Four years after "Daises" went off the air, Joy teamed up with Fuller once again to write an original pilot for USA titled "Mind Fields." With Fuller supervising and Joy writing, the "Headache" creator happily divulged the basic premise to CBR.
"It's about a couple of MIT pranksters who, after graduating, are basically private instigators. People come to them with problems, and they use engineering and high-technology to engineer solutions," said Joy. Diving headfirst into the world of genius jokesters, Joy spent much of her time researching various MIT pranks over the years, citing a stunt where students turned the campus into a hayfield as her favorite. "['Mind Fields'] adds that dash of Bryan Fuller, 'Pushing Daisies' kind of flair, so the characters are all whimsical but still grounded and emotionally relatable."
With a laugh she added, "They are really fun to write and they are cool people -- and there are octopi and Amish people, too!"
This combination of whimsy and reality is something Joy says drew her to writing in the first place. "I think that sense of wonderment, where you walk out expecting the ordinary and are confronted by the extraordinary, is something that has always interested me, whether in TV or comic books," said Joy.
Though "Headache" has only just hit stores, Joy is already in talks about potential "Headache" television and feature film projects. However, she admitted ] those ideas are on the backburner until her work on "Mind Fields" is finished. And beyond the pilot and her current work on "Burn Notice," the writer is collaborating with her husband and "Dark Knight" scripter Jonathan Nolan on a prose novel. "It's kind of a thriller with a sci-fi twist, which is fun, but my goodness -- writing a book takes a lot of time!" laughed Joy.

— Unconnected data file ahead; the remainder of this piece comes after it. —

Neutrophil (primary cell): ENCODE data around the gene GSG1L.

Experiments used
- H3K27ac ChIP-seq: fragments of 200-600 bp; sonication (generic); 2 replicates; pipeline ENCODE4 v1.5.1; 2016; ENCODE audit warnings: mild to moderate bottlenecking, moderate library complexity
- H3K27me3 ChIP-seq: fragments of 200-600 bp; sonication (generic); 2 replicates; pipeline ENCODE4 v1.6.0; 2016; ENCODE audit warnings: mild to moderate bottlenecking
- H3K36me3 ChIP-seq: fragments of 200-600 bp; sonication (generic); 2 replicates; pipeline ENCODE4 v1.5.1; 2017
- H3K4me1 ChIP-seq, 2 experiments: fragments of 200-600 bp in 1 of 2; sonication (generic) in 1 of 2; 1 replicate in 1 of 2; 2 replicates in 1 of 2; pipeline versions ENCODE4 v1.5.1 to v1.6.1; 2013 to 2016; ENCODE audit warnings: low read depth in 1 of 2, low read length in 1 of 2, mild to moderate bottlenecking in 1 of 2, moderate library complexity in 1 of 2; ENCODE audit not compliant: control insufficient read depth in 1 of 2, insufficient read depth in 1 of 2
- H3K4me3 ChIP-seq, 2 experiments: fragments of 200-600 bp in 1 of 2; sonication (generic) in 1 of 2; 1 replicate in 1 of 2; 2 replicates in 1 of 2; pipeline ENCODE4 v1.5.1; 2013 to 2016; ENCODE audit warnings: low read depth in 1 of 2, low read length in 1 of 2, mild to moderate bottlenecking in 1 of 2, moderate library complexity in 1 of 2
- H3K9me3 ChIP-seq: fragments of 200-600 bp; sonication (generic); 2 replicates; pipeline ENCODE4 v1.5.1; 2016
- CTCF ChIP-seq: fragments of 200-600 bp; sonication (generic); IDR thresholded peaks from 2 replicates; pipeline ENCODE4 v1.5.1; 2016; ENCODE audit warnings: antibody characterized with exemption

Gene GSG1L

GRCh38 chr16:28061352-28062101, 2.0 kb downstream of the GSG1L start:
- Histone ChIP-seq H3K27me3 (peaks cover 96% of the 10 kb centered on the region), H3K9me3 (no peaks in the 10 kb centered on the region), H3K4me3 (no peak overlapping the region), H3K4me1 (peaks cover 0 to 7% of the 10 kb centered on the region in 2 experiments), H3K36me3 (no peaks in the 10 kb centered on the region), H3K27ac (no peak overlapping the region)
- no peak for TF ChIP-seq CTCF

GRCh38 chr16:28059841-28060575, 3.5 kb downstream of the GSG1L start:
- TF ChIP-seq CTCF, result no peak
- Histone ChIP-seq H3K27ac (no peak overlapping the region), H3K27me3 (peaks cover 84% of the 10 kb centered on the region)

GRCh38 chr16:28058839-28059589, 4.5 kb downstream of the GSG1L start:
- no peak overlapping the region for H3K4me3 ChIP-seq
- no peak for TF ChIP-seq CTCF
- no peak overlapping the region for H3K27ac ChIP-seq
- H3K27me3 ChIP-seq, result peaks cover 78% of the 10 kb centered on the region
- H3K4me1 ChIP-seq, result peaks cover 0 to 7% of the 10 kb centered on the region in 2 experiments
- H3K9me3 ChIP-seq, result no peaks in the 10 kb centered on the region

The world and gender politics of "Headache" may be complex, but Joy believes her ultimate message is simple: "I would love people to feel empowered by it and understand everyone carries self-doubt, even superheroes. It's a universal predicament. And it's sort of beautiful, it makes triumphs that more triumphant and failings that much more forgivable," said Joy.
Laughing, the writer added, "I hope the ladies like it. I hope they read it and say, 'I'm going to go kick ass!'"
"Headache" is available online through Amazon and in Walmarts and comic book stores across the country